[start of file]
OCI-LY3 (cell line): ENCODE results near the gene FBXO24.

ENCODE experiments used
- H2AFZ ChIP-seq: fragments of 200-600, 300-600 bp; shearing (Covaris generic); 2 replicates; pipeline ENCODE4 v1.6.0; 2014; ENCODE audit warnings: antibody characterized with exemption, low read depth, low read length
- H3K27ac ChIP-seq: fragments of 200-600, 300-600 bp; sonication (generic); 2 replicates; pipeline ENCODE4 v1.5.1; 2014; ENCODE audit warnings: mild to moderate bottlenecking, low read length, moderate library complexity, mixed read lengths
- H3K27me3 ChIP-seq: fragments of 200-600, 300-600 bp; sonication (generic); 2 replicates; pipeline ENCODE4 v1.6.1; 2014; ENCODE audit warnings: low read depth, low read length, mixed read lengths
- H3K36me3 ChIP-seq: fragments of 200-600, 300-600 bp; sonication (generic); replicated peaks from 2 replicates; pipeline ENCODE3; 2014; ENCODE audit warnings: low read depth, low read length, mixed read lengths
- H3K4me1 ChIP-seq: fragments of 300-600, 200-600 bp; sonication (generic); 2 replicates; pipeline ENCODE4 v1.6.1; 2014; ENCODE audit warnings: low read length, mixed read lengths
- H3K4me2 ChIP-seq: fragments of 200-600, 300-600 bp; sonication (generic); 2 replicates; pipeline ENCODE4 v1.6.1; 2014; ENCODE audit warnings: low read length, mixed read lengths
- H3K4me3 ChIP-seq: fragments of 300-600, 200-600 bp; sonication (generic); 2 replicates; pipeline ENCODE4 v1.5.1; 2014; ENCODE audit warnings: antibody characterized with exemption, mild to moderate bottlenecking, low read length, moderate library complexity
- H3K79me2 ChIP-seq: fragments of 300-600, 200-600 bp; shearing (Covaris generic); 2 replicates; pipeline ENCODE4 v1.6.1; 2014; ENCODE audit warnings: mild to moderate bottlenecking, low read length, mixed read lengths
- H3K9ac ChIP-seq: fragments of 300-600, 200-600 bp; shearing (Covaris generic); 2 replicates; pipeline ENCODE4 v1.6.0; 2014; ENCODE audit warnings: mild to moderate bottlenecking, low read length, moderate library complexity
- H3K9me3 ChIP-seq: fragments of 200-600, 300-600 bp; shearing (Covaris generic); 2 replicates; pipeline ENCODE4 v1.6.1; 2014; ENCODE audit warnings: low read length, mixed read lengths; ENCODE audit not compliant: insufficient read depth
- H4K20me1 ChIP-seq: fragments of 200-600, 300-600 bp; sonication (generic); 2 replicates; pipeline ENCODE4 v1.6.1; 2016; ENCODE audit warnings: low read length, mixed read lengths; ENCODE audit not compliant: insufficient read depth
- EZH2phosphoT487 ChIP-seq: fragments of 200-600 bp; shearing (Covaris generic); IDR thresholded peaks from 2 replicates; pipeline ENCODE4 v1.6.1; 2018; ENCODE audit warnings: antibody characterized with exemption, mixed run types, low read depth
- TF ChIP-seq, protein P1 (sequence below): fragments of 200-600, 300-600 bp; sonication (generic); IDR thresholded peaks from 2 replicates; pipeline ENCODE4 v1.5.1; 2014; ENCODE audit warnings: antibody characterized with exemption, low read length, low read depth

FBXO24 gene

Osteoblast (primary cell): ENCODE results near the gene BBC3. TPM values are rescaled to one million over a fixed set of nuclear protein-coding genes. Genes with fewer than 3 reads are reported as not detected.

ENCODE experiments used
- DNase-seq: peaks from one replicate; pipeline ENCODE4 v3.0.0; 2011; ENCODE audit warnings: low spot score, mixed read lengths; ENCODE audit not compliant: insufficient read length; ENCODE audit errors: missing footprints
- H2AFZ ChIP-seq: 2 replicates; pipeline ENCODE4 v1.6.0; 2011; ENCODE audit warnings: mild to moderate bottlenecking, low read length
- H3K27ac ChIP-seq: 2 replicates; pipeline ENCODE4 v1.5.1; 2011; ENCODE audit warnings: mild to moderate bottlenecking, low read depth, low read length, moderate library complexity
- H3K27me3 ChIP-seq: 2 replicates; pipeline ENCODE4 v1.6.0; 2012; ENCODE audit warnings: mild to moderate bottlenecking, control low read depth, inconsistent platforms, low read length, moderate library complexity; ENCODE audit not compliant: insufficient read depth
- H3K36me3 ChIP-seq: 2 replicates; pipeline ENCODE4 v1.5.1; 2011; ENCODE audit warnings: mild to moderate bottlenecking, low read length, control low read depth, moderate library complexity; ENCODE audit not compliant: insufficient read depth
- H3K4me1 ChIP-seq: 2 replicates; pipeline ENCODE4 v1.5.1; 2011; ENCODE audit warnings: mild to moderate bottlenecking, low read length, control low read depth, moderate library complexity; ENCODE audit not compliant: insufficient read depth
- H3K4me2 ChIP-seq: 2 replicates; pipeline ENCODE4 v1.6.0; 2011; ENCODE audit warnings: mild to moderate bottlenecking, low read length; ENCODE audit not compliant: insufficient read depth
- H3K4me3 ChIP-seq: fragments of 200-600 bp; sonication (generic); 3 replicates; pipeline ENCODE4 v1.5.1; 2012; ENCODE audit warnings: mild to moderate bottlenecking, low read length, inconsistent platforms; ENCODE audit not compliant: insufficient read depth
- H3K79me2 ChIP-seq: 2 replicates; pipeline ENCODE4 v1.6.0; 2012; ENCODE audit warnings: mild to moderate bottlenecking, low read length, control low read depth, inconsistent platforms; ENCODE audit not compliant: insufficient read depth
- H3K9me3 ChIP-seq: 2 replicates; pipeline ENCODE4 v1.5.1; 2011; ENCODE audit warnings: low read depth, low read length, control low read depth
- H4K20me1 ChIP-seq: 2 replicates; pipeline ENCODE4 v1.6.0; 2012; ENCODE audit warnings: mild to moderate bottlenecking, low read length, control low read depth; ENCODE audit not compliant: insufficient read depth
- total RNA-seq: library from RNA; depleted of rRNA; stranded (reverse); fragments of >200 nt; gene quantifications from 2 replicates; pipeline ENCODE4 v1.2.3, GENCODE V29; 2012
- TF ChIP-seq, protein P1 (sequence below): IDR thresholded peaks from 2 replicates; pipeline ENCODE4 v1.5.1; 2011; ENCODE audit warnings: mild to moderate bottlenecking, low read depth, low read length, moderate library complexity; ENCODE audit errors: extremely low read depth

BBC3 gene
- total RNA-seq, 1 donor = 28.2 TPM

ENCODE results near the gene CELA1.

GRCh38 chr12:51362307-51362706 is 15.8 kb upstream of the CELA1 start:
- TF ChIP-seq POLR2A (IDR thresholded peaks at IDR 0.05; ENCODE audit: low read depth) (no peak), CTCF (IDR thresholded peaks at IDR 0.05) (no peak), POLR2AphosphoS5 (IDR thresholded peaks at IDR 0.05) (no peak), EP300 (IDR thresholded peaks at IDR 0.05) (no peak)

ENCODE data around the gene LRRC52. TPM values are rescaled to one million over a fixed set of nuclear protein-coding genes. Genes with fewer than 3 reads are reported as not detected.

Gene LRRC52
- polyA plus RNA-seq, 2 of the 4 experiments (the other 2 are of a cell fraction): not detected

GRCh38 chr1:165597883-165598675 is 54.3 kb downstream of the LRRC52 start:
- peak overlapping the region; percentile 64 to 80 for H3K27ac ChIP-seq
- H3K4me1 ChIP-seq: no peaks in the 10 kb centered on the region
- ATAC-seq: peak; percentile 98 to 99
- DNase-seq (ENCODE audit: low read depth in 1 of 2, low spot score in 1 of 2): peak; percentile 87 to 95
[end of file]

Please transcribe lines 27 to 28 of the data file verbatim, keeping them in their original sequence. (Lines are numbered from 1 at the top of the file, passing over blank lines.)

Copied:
- H3K79me2 ChIP-seq: 2 replicates; pipeline ENCODE4 v1.6.0; 2012; ENCODE audit warnings: mild to moderate bottlenecking, low read length, control low read depth, inconsistent platforms; ENCODE audit not compliant: insufficient read depth
- H3K9me3 ChIP-seq: 2 replicates; pipeline ENCODE4 v1.5.1; 2011; ENCODE audit warnings: low read depth, low read length, control low read depth